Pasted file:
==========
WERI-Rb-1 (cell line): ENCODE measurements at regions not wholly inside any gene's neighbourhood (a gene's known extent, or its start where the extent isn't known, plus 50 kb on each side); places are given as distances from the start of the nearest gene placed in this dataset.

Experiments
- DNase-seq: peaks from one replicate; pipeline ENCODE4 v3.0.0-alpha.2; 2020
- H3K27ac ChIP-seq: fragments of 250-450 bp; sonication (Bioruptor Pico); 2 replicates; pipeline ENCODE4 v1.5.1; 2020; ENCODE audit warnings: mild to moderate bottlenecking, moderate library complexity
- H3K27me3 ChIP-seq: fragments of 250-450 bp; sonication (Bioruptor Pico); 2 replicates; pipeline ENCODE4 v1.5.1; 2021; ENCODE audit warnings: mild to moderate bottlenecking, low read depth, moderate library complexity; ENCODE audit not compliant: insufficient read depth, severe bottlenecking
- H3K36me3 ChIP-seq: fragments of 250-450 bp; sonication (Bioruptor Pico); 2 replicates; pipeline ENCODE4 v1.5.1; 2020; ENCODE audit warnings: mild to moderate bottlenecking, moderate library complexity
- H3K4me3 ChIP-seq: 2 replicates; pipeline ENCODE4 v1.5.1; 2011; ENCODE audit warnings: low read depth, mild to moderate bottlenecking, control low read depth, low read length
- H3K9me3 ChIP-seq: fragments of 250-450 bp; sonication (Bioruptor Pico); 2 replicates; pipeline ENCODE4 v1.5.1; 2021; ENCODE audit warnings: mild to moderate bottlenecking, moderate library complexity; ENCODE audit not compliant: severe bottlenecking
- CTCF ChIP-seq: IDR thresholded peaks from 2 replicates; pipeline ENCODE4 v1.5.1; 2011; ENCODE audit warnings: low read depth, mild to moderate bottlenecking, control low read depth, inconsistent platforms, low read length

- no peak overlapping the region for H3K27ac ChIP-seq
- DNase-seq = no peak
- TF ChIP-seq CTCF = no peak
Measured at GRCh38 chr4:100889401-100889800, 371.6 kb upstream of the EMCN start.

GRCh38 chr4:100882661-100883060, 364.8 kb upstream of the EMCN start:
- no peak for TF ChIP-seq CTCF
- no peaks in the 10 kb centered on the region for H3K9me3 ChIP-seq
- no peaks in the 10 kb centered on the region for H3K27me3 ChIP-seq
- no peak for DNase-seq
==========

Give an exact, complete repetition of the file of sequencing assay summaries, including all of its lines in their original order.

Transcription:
WERI-Rb-1 (cell line): ENCODE measurements at regions not wholly inside any gene's neighbourhood (a gene's known extent, or its start where the extent isn't known, plus 50 kb on each side); places are given as distances from the start of the nearest gene placed in this dataset.

Experiments
- DNase-seq: peaks from one replicate; pipeline ENCODE4 v3.0.0-alpha.2; 2020
- H3K27ac ChIP-seq: fragments of 250-450 bp; sonication (Bioruptor Pico); 2 replicates; pipeline ENCODE4 v1.5.1; 2020; ENCODE audit warnings: mild to moderate bottlenecking, moderate library complexity
- H3K27me3 ChIP-seq: fragments of 250-450 bp; sonication (Bioruptor Pico); 2 replicates; pipeline ENCODE4 v1.5.1; 2021; ENCODE audit warnings: mild to moderate bottlenecking, low read depth, moderate library complexity; ENCODE audit not compliant: insufficient read depth, severe bottlenecking
- H3K36me3 ChIP-seq: fragments of 250-450 bp; sonication (Bioruptor Pico); 2 replicates; pipeline ENCODE4 v1.5.1; 2020; ENCODE audit warnings: mild to moderate bottlenecking, moderate library complexity
- H3K4me3 ChIP-seq: 2 replicates; pipeline ENCODE4 v1.5.1; 2011; ENCODE audit warnings: low read depth, mild to moderate bottlenecking, control low read depth, low read length
- H3K9me3 ChIP-seq: fragments of 250-450 bp; sonication (Bioruptor Pico); 2 replicates; pipeline ENCODE4 v1.5.1; 2021; ENCODE audit warnings: mild to moderate bottlenecking, moderate library complexity; ENCODE audit not compliant: severe bottlenecking
- CTCF ChIP-seq: IDR thresholded peaks from 2 replicates; pipeline ENCODE4 v1.5.1; 2011; ENCODE audit warnings: low read depth, mild to moderate bottlenecking, control low read depth, inconsistent platforms, low read length

- no peak overlapping the region for H3K27ac ChIP-seq
- DNase-seq = no peak
- TF ChIP-seq CTCF = no peak
Measured at GRCh38 chr4:100889401-100889800, 371.6 kb upstream of the EMCN start.

GRCh38 chr4:100882661-100883060, 364.8 kb upstream of the EMCN start:
- no peak for TF ChIP-seq CTCF
- no peaks in the 10 kb centered on the region for H3K9me3 ChIP-seq
- no peaks in the 10 kb centered on the region for H3K27me3 ChIP-seq
- no peak for DNase-seq